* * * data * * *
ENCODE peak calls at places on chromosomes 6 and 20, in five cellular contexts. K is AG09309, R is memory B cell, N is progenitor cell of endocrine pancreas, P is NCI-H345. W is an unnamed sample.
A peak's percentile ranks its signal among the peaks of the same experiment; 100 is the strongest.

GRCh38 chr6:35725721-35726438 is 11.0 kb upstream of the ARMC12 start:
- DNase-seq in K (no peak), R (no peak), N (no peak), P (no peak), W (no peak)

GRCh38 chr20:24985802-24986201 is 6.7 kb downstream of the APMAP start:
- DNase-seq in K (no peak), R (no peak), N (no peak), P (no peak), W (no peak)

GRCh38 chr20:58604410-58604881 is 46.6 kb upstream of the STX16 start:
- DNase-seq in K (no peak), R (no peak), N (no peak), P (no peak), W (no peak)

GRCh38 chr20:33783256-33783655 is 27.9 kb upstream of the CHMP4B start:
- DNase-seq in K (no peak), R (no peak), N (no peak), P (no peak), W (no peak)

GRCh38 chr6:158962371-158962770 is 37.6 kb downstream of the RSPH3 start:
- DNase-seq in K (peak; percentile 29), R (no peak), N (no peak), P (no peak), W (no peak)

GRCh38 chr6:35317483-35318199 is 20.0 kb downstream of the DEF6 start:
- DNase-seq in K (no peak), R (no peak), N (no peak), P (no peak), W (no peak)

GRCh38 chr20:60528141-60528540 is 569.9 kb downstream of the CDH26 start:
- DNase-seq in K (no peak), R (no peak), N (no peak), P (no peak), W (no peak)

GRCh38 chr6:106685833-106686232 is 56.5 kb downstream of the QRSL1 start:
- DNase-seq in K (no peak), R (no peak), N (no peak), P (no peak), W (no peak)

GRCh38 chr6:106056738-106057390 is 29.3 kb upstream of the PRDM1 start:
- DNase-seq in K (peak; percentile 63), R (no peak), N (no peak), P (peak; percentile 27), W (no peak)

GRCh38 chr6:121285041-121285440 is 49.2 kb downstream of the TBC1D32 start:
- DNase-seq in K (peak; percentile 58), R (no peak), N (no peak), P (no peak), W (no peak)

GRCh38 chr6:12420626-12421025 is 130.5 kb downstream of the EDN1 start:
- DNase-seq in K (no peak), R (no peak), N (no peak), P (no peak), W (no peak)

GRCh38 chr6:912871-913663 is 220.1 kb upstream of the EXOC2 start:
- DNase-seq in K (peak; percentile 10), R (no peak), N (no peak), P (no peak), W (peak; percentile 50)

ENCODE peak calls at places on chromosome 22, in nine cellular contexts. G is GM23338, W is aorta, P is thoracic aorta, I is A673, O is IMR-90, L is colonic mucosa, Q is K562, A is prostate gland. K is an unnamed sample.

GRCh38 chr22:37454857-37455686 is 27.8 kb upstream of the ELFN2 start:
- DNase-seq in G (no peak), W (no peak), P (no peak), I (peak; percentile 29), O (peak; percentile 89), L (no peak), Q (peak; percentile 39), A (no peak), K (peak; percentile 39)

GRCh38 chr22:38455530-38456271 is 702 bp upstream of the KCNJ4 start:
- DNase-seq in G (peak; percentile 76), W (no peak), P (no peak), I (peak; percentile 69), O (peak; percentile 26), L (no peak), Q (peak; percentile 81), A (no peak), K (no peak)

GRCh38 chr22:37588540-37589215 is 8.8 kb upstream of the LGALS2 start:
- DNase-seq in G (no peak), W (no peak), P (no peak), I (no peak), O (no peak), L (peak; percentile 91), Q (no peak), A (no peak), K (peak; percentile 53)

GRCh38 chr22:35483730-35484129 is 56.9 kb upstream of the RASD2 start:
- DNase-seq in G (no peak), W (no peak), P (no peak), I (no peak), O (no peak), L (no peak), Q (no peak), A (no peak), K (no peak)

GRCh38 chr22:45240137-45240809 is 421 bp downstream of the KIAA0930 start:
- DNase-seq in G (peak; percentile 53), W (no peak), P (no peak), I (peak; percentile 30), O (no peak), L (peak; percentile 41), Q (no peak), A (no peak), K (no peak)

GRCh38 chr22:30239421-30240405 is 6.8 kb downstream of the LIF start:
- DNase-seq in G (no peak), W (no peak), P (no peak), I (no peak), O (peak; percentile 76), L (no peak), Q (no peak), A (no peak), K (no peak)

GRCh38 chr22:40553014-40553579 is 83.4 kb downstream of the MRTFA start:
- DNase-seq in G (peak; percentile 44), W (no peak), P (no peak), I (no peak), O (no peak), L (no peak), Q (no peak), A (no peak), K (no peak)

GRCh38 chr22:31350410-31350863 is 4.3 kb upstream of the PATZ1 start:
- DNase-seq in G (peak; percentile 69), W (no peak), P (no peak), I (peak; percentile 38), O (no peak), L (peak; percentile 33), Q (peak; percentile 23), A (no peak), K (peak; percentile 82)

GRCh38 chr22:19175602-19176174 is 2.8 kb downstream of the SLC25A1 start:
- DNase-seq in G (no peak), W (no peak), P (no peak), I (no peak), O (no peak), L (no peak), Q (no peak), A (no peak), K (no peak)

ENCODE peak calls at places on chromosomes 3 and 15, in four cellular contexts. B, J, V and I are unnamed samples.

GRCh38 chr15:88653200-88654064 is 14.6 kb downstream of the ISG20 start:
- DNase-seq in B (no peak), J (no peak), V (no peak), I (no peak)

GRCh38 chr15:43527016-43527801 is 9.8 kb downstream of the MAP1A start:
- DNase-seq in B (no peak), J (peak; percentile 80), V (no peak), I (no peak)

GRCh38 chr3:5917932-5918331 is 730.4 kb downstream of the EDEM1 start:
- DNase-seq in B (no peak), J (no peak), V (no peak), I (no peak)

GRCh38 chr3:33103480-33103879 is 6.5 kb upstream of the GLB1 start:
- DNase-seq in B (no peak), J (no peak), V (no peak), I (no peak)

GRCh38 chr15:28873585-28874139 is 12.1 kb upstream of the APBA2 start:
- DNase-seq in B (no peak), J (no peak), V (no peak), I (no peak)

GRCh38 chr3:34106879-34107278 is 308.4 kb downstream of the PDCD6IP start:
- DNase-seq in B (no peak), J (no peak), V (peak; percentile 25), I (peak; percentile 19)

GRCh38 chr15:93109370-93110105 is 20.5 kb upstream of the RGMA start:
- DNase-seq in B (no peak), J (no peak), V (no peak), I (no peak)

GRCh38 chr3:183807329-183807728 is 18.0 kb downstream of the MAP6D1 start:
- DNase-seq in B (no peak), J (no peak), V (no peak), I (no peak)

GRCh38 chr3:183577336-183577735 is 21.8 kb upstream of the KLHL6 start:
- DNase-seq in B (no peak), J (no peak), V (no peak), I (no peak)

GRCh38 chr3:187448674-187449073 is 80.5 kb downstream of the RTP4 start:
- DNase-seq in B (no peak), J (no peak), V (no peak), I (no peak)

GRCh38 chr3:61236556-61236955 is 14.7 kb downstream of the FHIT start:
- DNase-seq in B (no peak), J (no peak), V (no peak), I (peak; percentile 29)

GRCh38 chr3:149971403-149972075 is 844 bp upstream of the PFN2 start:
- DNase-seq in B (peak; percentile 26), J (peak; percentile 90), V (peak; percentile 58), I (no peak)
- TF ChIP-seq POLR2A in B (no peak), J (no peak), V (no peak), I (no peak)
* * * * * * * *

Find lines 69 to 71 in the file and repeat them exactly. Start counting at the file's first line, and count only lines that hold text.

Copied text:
GRCh38 chr3:149971403-149972075 is 844 bp upstream of the PFN2 start:
- DNase-seq in B (peak; percentile 26), J (peak; percentile 90), V (peak; percentile 58), I (no peak)
- TF ChIP-seq POLR2A in B (no peak), J (no peak), V (no peak), I (no peak)